US House votes for $1.6 billion down payment on Berlin … er, border … wall

Source: Fox News

"The GOP-controlled House has given tentative approval to a $1.6 billion down payment for President Donald Trump's long-promised wall along the U.S.-Mexico border. The controversial wall money is being given a ride on legislation to give the Pentagon a massive spending boost and increase funding for veterans medical care. The House added Trump's wall funding by a 230-196 procedural vote that denied angry Democrats an up-or-down vote. The wall gets low marks in public opinion polls and is opposed by many of the GOP's more moderate lawmakers. Trump promised at nearly every rally and campaign event that Mexico would pay for the wall. Mexico said no, and U.S. taxpayers will have to provide the money. In advancing the broader $788 billion spending bill, slated for a vote on Thursday, Republicans are trying to both ease a large backlog of unfinished spending bills and give both themselves and Trump political wins heading into the August recess." (07/27/17)

The state is at war — with the future

Source: Garrison Center
by Thomas L Knapp

"We stand at the doorway of a future featuring money without borders, work and trade without permission. That future represents existential crisis for the political class: The end of the state as we know it. Absent the ability to tax and regulate its host, the parasite known as government starves and dies. The situation is equally dire for the rest of us. High-profile takedowns like the Silk Road, Alphabay, Hansa and BTC-e, large as they loom in the moment, are mere speed bumps. The road to the future remains open, and the only way to plausibly close that road off entirely is to essentially pull the plug on every technological development since the introduction of the personal computer. What would that look like? Think the Dark Ages, the Great Depression, and North Korea all rolled into one."

Venezuela: Bans on protests that "disturb" election

Source: BBC [UK state media]

"Venezuela is banning protests that could 'disturb or affect' Sunday's controversial election for a new constituent assembly. Prison terms of between five and 10 years could be imposed on those contravening the ban, Interior Minister Nestor Reverol said. More than 100 people have been killed in protest-related violence since April. The opposition sees it as a move towards dictatorship. A 48-hour general strike is currently taking place. A 49-year-old died in a protest in the northern Carabobo state on Thursday. The opposition has also vowed to go ahead with a mass protest on Friday, despite the measure. The ban on activity will be in force from Friday until Tuesday." (07/27/17)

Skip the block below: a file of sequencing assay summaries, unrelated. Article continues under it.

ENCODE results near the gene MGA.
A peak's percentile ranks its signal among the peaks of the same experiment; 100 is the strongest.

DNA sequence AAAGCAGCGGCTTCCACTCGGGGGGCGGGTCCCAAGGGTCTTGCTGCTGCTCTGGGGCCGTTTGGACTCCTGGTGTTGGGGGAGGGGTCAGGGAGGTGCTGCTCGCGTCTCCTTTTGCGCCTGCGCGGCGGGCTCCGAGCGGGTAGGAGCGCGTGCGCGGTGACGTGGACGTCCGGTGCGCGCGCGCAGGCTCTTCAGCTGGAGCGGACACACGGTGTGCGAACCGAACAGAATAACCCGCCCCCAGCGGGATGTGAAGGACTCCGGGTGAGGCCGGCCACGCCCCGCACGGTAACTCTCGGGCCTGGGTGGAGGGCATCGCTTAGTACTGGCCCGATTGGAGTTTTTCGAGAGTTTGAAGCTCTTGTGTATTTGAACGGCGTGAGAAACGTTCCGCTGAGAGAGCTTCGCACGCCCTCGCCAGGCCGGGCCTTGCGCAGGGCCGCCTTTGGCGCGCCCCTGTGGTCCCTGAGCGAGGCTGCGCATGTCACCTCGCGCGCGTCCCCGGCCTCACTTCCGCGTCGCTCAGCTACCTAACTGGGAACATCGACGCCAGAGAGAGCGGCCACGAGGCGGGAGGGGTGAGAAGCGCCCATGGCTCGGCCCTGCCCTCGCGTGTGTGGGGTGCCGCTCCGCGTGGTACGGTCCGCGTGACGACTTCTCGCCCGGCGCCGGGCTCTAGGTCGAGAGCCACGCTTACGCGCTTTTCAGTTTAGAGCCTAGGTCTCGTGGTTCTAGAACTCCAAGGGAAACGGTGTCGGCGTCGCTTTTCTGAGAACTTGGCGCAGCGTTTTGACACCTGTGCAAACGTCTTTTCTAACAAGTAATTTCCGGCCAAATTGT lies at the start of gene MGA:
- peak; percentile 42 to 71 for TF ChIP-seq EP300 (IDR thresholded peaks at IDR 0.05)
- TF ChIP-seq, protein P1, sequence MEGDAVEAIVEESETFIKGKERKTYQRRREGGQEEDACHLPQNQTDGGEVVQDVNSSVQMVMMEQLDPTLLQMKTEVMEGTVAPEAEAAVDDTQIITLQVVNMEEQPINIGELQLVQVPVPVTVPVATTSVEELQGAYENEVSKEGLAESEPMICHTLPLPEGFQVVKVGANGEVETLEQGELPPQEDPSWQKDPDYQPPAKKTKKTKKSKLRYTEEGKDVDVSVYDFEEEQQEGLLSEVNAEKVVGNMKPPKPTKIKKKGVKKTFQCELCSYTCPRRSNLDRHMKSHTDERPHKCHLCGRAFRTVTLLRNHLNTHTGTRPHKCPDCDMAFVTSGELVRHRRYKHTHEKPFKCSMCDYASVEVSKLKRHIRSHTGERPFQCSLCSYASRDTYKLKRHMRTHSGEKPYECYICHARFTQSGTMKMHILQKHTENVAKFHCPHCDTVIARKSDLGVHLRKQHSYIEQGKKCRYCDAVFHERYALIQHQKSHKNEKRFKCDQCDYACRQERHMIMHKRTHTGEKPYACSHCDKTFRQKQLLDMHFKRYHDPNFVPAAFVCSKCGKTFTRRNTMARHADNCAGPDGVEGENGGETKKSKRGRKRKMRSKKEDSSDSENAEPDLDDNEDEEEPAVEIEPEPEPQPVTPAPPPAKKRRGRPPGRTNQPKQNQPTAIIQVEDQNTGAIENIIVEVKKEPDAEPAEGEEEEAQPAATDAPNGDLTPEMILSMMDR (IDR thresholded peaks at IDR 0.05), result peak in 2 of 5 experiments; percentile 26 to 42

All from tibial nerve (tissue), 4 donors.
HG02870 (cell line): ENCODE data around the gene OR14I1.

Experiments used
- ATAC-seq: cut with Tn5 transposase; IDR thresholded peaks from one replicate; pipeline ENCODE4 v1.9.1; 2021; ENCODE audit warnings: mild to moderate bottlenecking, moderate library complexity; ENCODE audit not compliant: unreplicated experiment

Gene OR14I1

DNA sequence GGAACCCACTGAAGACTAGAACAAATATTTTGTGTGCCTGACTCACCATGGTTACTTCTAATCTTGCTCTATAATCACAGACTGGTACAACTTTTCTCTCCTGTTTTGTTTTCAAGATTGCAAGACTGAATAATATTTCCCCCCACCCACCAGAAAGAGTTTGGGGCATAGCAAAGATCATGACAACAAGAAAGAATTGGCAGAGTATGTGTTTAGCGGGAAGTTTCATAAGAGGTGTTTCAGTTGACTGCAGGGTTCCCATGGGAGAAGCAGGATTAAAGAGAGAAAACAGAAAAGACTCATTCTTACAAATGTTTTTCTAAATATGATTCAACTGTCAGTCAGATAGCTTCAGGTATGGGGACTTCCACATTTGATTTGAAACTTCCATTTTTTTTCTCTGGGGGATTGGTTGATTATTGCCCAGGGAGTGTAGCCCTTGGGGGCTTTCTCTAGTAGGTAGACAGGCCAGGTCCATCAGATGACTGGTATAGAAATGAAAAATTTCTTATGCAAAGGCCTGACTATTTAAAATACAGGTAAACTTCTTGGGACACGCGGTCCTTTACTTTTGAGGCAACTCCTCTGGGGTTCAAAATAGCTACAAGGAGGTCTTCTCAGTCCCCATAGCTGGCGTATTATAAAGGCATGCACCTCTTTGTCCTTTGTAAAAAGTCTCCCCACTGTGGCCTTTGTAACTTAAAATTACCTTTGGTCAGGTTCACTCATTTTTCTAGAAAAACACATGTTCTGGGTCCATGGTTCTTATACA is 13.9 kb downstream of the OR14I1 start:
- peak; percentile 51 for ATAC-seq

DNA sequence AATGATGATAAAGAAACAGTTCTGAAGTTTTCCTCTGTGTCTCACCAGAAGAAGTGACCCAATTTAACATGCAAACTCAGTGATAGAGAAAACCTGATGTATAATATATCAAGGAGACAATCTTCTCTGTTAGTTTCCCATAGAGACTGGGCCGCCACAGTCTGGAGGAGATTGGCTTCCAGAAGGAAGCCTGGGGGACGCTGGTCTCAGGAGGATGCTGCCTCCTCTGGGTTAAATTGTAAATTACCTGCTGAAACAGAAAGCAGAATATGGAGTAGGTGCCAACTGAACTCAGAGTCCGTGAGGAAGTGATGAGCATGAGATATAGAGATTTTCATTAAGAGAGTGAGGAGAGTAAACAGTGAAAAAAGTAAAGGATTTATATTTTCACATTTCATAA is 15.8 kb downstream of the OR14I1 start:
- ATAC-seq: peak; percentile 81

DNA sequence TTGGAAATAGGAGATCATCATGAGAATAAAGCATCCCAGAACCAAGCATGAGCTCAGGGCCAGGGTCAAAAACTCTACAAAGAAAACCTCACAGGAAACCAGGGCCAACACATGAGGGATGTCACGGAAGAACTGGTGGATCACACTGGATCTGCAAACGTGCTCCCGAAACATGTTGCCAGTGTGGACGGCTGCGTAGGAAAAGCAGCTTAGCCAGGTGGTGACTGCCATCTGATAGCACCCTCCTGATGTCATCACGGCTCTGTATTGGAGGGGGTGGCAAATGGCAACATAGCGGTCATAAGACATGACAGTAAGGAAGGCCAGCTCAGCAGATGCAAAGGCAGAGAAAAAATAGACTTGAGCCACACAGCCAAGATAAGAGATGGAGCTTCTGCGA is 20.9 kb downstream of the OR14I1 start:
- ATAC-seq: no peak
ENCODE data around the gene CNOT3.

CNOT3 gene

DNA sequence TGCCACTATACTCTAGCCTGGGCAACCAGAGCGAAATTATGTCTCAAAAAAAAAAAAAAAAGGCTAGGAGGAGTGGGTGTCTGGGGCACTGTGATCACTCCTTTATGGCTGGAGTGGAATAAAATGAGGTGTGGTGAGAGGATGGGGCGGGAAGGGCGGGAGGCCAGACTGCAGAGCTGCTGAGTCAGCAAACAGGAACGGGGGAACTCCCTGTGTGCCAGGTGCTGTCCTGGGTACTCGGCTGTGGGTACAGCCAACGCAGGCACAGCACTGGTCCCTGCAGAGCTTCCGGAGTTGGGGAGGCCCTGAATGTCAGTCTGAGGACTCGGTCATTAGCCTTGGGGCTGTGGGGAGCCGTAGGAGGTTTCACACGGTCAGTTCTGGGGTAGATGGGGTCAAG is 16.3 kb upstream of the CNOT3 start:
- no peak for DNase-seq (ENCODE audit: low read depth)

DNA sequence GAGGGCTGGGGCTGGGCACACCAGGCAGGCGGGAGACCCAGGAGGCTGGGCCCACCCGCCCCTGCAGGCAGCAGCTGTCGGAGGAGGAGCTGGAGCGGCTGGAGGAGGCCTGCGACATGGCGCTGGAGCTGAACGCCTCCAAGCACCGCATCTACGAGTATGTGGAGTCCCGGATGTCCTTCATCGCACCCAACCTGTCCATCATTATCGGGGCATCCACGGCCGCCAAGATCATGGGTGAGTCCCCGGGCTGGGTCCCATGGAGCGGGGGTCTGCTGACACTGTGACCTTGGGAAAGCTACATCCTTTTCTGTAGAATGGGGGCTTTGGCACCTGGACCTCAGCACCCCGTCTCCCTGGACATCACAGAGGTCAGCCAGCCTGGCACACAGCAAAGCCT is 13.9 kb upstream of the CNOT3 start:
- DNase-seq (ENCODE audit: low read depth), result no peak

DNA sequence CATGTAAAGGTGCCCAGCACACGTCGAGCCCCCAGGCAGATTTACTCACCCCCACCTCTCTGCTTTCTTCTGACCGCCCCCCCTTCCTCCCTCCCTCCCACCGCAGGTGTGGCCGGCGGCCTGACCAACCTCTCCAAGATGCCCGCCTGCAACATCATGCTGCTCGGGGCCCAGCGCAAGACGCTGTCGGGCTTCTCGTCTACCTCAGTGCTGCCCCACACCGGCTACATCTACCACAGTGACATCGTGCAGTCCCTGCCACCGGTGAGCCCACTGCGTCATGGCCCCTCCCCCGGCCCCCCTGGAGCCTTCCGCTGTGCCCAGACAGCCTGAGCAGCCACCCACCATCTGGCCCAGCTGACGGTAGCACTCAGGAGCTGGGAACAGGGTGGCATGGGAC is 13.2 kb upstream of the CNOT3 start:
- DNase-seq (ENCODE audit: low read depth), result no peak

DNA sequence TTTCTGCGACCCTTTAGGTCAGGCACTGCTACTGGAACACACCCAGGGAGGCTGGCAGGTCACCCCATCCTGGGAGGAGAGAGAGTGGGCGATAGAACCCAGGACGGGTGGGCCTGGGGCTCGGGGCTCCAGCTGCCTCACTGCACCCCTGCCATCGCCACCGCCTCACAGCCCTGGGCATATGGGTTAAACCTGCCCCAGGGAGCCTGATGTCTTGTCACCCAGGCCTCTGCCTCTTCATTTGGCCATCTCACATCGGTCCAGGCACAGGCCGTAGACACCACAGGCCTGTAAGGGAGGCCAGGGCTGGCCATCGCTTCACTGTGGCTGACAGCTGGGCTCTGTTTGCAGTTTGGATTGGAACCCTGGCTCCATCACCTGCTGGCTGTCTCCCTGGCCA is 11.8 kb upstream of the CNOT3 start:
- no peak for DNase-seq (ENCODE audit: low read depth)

If Congress is serious about getting rid of IRS …

Source: Investors Business Daily
by staff

"Many of the ideas that emerge from Washington are stale, unimaginative and unworkable. Not so the latest pitch from a group of conservative congressional Republicans: Eliminate the IRS. This goes beyond some kind of political revenge fantasy. It's time to consider the damage that the IRS does both to Americans' freedoms as individuals and to the costs it imposes on the economy as a whole, argue the 151 members of the Republican Study Group, an in-house conservative think tank, in their newest budget proposal. The proposal, an alternative to the House Budget Committee's official 2018 budget, comes as part of a much broader tax reform plan that would leave taxes flatter and fairer for both corporations and individuals than is currently the case. … But even many conservatives concede that getting rid of the IRS would be difficult, if not impossible. So how would the RSG accomplish its goal?" (07/25/17)

GOP Senators threaten to block "skinny" healthcare bill

Source: NBC News

"Support for a pared-down version of an Obamacare repeal bill still doesn't have the support it needs as the Senate prepares for a long night of voting on health care. Unsatisfied with the so-called 'skinny' bill GOP leaders are crafting, some Republican members are threatening to block it unless they have a guarantee that the measure will move into negotiations with the House of Representatives, where it could be fattened up. Sens. Lindsey Graham, R-S.C., John McCain, R-Ariz., Ron Johnson, R-Wisc., and Bill Cassidy, R-La. — enough members to kill the legislation should they vote against it — held a last-minute news conference laying out their demands. … House Speaker Paul Ryan has not given his guarantee that they would go to conference. Other options include an informal conference that leaves Democrats out of the process or that the House just vote on whatever the Senate passes. " (07/27/17)